Cells from patients with OA/JD and CD are not the same as cells from healthy individuals
Although it is difficult to pinpoint exactly when pre-OA/JD ends and clinical OA/JD begins, osteoarthritic chondrocytes(33) and tissues (cartilage) are different than non-OA/JD cells and tissues and therefore may respond differently to interventions and treatments (FAC Transcript, June 8, p. 68). A normal chondrocyte and an early OA/JD chondrocyte are different, and an early OA/JD chondrocyte is different from an established OA/JD chondrocyte (FAC Transcript, June 7, p. 130). For example, normal chondrocytes, hypertrophic chondrocytes(34) and diseased chondrocytes have very different gene expression profiles(35) relative to each other (FAC Transcript, June 7, p. 130). Moreover, there are functional differences between normal chondrocytes and OA/JD chondrocytes. For example, as a normal chondrocyte becomes an OA chondrocyte, the proteoglycan (a component of cartilage) that the OA chondrocyte makes is not normal and does not work as well as normal proteoglycan (FAC Transcript, June 7, pp. 123-124). Although glucosamine and chondroitin sulfate are reported to stimulate OA chondrocytes to make new proteoglycan in OA patients, proteoglycan synthesized by OA chondrocytes is not normal and does not function normally. Moreover, there is no evidence from clinical studies in people without OA that glucosamine and chondroitin sulfate stimulate normal chondrocytes to make normal proteoglycan that functions normally (FAC Transcript, June 7, pp. 124-125),(36) which would be necessary to reduce OA risk.
In addition, some cellular processes reportedly affected by glucosamine and chondroitin sulfate in OA/JD chondrocytes are controlled differently in OA/JD chondrocytes than in normal chondrocytes and are more important in the late stages of the disease process than early on. For example, the pathology of OA/JD involves inflamed catabolic chondrocytes brought about through activation of pathways such as NF-kappa B that are mediated by cytokines (e.g., IL-1).(37) This activity in turn increases catabolic inflammatory processes and production of enzymes such as metalloproteinase. Studies of glucosamine and chondroitin suggest that they may be effective in blocking these inflammatory processes and metalloproteinase production by beneficially influencing the cytokines and thereby preventing the NF-kappa B pathway from being activated. However, activated NF-kappa B and the resulting increase in catabolic inflammatory processes and metalloproteinase production are not typical of normal chondrocytes (FAC Transcript, June 8, pp. 84-85). Therefore, if the effect of glucosamine and chondroitin sulfate in OA/JD is through blocking the activation of cytokine pathways (as suggested in the petitions and FAC meeting; FAC Transcript, June 7, pp. 101, 186),(38) then the evidence indicates that glucosamine and chondroitin sulfate will not beneficially affect normal chondrocytes where these cytokine-mediated catabolic pathways are not activated. Furthermore, there is no evidence that modifying these processes in normal chondrocytes will prevent them from becoming OA/JD chondrocytes (FAC Transcript, June 8, pp. 84-85). In sum, because of these genetic and functional differences between normal chondrocytes and OA chondrocytes, there is no basis to conclude that whatever effects glucosamine and chondroitin sulfate may have on early or established OA/JD chondrocytes in the context of disease treatment or mitigation are relevant to reduction of risk in non-OA/JD cells.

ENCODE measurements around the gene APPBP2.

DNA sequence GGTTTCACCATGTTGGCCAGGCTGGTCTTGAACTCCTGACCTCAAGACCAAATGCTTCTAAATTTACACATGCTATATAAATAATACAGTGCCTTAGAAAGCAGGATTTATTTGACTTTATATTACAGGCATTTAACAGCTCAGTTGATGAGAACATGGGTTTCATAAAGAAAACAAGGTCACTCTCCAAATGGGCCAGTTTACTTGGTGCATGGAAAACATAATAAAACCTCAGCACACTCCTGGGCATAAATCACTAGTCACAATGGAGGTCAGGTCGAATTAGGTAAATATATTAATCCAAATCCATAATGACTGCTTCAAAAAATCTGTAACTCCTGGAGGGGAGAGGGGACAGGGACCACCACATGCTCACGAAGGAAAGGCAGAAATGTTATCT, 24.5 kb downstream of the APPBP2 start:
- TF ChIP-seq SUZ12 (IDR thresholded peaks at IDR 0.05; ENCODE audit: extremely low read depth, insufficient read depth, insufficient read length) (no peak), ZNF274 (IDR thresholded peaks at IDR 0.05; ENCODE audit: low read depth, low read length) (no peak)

It is not uncommon for diseased cells and normal cells to respond differently to treatments or exogenous substances, and these differences must be considered when drawing conclusions. For example, effectively treating a cancer cell with a chemotherapy drug is not evidence that the chemotherapy drug will prevent a normal cell from becoming a cancer cell. Chemotherapy drugs work by taking advantage of the differences that exist in cancer cells compared to normal cells.